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|435 reviews in total|
Once again, Danny Boyle shows that he has quite a lot of style. His
talent for creating memorable images, powerful compositions and
suspenseful, energetic shots is stronger on 127 Hours than it was on
any of his films since Trainspotting. Cinematically, 127 Hours is a
very solid piece, beautifully shot and edited, and complimented by a
marvelous performance from Franco.
And yet, at the same time, Boyle also shows just how incompetent he is at constructing a coherent and well-paced film. The chaos that worked for Trainspotting did not work well on any of his other works, and it fails here too. The biggest problem 127 has is that it begins and ends at the middle. We get no character development, no structure, no build-up, no satisfying ending - we're expected to get into the action right away, and just as quickly the film ends seconds after the climax. For that reason 127 feels more like a music video than a film. It has no real characters; the few flashbacks the protagonist has seem like a pretty lame cover-up for that fact, giving him a background and a family as generic as possible.
It's pretty shocking, in fact, that a story this dark and shocking can eventually feel so light on film. Despite the grimness of the whole situation, it feels like a lighter version of Into the Wild. Which is why, as powerful as the film is while you're watching it, it leaves absolutely no lasting impression - which is criminal for a story like this. It's probably a good thing that it's short then, because it's just long enough to enjoy the visuals and Franco's acting, to be mildly shocked the way you would be at a news broadcast, and then to move on with your life.
With the release of 25th Hour, Spike Lee has been blamed for 'going
middle of the road'; for 'going white', for 'going Hollywood'. The film
has also been accused of being too slow, too atmospheric, too
indulgent, with no plot. Of course, it was only two years before that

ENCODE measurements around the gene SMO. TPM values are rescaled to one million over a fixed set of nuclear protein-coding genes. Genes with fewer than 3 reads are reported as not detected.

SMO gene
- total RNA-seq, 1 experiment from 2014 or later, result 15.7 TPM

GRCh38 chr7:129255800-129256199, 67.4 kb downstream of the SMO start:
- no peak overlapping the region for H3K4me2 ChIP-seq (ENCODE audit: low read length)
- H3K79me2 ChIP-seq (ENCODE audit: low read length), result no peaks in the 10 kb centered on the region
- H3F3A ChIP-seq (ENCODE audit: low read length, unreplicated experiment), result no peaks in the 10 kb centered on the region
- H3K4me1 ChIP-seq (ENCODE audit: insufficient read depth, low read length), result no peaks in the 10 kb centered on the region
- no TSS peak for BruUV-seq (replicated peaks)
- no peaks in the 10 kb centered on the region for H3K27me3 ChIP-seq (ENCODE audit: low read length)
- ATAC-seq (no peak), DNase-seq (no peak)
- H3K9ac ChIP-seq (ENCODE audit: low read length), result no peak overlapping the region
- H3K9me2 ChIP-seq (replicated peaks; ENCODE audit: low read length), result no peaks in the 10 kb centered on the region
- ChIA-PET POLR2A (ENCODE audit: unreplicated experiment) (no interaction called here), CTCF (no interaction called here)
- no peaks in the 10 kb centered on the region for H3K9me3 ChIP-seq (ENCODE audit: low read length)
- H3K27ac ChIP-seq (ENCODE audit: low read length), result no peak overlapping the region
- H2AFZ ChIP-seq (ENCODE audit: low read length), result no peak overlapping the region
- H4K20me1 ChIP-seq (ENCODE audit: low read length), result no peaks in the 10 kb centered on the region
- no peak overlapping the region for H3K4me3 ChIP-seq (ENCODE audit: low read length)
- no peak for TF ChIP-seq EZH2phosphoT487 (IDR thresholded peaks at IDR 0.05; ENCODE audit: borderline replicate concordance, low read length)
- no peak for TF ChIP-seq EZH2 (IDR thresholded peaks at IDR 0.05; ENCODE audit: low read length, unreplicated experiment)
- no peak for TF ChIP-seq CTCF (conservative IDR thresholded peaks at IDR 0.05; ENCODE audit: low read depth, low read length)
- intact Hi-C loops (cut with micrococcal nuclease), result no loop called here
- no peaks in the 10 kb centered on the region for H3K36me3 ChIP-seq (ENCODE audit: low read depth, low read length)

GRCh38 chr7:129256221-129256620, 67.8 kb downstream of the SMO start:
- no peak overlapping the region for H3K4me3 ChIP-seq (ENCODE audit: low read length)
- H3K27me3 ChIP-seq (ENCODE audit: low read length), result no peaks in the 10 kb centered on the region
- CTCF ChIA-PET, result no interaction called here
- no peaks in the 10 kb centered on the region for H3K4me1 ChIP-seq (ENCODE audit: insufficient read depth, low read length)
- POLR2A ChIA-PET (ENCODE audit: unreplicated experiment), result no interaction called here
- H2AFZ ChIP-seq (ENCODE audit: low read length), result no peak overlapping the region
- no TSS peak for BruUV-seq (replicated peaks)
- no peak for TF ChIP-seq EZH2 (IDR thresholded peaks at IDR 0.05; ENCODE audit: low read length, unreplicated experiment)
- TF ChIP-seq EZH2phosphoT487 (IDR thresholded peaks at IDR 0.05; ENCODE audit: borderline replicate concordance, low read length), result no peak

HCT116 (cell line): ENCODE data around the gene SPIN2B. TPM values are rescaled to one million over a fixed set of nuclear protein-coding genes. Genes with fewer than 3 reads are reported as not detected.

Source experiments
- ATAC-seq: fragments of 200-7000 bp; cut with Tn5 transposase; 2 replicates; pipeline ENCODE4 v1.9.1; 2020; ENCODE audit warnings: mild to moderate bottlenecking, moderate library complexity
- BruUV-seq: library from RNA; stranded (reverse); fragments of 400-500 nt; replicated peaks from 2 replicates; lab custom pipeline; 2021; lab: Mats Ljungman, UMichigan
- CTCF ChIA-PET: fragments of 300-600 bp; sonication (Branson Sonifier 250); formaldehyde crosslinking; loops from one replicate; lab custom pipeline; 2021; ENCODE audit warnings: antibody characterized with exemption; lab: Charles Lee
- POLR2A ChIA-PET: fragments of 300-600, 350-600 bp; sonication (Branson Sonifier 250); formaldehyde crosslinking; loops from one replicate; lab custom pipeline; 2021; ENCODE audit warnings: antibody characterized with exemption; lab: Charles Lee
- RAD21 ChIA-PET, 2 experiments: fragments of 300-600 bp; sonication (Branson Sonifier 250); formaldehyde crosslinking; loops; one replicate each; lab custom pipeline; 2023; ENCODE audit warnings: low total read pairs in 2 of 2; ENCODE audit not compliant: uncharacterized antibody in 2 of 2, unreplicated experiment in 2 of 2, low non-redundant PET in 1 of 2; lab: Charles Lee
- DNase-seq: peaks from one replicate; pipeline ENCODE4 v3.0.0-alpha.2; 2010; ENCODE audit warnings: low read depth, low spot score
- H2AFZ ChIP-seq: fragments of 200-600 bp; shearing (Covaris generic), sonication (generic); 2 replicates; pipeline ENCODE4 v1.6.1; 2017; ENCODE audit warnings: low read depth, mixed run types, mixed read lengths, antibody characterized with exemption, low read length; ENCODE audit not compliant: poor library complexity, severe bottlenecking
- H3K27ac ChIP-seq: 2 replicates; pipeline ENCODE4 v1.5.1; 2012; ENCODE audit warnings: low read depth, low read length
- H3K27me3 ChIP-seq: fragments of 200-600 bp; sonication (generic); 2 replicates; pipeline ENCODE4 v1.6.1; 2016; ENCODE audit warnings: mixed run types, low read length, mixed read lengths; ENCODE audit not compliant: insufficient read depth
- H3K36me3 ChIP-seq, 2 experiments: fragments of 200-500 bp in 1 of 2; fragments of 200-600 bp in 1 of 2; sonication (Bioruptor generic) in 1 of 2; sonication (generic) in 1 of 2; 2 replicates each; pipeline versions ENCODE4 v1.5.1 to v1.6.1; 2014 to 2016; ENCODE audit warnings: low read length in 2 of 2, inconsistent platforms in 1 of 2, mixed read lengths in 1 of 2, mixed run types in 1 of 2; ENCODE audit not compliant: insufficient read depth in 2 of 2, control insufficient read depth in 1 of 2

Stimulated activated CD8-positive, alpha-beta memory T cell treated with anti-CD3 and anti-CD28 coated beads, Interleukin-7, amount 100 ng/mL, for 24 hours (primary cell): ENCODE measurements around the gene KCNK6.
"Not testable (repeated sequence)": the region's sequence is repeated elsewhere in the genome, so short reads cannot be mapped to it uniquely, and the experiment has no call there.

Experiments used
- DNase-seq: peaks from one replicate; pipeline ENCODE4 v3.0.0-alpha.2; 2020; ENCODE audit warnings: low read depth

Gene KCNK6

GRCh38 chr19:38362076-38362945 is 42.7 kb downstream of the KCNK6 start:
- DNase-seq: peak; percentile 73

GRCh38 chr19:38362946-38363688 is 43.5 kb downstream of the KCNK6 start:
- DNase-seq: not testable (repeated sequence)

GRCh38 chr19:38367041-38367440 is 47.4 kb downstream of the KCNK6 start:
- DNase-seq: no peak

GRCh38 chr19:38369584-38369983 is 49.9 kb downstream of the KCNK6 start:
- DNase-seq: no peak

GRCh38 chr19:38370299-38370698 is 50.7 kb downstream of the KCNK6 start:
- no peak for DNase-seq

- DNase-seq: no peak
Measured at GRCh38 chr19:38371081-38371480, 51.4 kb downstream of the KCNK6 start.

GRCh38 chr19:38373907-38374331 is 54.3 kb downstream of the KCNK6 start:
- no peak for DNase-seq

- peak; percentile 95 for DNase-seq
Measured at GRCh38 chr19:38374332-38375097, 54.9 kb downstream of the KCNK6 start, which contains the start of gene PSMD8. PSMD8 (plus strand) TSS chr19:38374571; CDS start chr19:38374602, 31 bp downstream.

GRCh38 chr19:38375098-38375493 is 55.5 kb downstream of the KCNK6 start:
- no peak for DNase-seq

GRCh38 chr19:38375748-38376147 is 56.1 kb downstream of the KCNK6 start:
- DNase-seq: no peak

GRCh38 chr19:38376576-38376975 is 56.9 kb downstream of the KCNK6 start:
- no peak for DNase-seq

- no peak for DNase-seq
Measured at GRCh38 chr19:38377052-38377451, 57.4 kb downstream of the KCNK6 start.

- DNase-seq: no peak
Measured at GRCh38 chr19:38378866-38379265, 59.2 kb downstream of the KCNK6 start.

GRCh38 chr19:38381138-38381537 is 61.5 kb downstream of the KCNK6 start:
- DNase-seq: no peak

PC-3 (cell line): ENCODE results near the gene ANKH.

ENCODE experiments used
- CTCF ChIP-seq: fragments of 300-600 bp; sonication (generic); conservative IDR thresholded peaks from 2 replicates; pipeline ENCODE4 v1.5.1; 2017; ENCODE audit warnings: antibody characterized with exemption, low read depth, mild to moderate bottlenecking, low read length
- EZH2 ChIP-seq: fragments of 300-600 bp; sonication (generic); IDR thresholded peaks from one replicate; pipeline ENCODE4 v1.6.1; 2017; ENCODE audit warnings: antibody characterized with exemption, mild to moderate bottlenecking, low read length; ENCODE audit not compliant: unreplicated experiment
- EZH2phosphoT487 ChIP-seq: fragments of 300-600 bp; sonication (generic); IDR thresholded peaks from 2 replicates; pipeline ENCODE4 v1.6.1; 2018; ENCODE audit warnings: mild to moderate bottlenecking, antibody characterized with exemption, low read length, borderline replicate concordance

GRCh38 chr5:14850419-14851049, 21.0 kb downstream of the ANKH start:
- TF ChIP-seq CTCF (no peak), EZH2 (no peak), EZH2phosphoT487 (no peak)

Lee's previous creation, 'Bamboozled', was blamed for being too
provocative, too racially focused, too in-your-face, and with too many
contrived plot turns. It seems he just can't win these days; it seems
quite obvious to me that these two films, very different though they
are, are his best creations in a long time since 1992's 'Malcolm X'
at least and both are fantastic and original films, among my
It's true that there is very little going on in '25th Hour', but a lot is happening beneath the surface; while it raises none of the racial issues we may somehow expect from Lee, it's a very powerful if subtle social commentary, about post-9/11 New York City. Other than being the first major piece of fiction to refer to the disaster from a personal viewpoint, and that much can be seen from the beautiful montage of footage from the WTC monument that follows the moody opening scene. Lee's approach to this difficult and provocative subject is very real and very personal, and it's clearly from the viewpoint of a real New-Yorker. And although Ground Zero at WTC serves mainly as a backdrop and the attack is referred to directly only once in the film, it's hard not to see the important connection between the story of New York's disaster, and the personal disaster of New Yorker Monty Brogan.
25th Hour is as much an achievement for Spike Lee as it is for lead actor Edward Norton; and I consider it the final piece in a trilogy of fantastic films that clearly based Norton as one of the leading actors of his generation, a rise that began four years earlier with American History X and Fight Club (sadly, Norton has not again fulfilled his potential since 25th Hour, but I'm still waiting to see what he has to offer). Norton's portrayal of Monty Brogan is moving and complex; Brogan is a drug dealer, but he's not necessarily a bad guy he's a man who made some bad decisions, and is now paying for them. And even though Norton is supported by a fantastic, first rate cast one that includes Brian Cox, Rosario Dawson, Philip Seymour Hoffman, Barry Pepper and Anna Paquin it's clearly his show, and he makes the most of it. Norton brings Monty to life as a classic anti-hero, and he's as fascinating a protagonist as the characters he played in Fight Club and American History X. 25th Hour is an atmospheric and intense character study, and Norton's performance makes it perfect.